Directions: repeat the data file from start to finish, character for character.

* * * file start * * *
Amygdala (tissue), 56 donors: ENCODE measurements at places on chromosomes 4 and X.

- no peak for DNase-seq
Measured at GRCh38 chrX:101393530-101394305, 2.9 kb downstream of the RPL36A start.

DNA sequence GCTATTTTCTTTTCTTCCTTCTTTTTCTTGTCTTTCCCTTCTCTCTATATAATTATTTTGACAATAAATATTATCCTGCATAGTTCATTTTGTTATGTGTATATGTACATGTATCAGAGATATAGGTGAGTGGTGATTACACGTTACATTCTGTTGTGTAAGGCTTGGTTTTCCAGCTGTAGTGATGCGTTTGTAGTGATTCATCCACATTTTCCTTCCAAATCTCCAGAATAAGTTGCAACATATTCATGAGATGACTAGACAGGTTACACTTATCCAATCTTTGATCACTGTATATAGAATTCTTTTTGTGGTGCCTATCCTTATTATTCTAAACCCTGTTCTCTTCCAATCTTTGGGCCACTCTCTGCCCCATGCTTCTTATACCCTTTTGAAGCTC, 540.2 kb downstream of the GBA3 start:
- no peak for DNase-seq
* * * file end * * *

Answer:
Amygdala (tissue), 56 donors: ENCODE measurements at places on chromosomes 4 and X.

- no peak for DNase-seq
Measured at GRCh38 chrX:101393530-101394305, 2.9 kb downstream of the RPL36A start.

DNA sequence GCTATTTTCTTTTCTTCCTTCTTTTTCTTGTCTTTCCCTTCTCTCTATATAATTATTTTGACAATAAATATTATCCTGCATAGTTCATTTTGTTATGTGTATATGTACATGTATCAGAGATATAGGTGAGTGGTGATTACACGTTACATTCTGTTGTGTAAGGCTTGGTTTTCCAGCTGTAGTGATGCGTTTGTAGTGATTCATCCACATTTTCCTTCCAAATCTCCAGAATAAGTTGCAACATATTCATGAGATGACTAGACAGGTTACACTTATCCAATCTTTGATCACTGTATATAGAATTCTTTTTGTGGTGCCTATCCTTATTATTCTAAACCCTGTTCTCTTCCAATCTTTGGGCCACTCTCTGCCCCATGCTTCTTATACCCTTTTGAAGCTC, 540.2 kb downstream of the GBA3 start:
- no peak for DNase-seq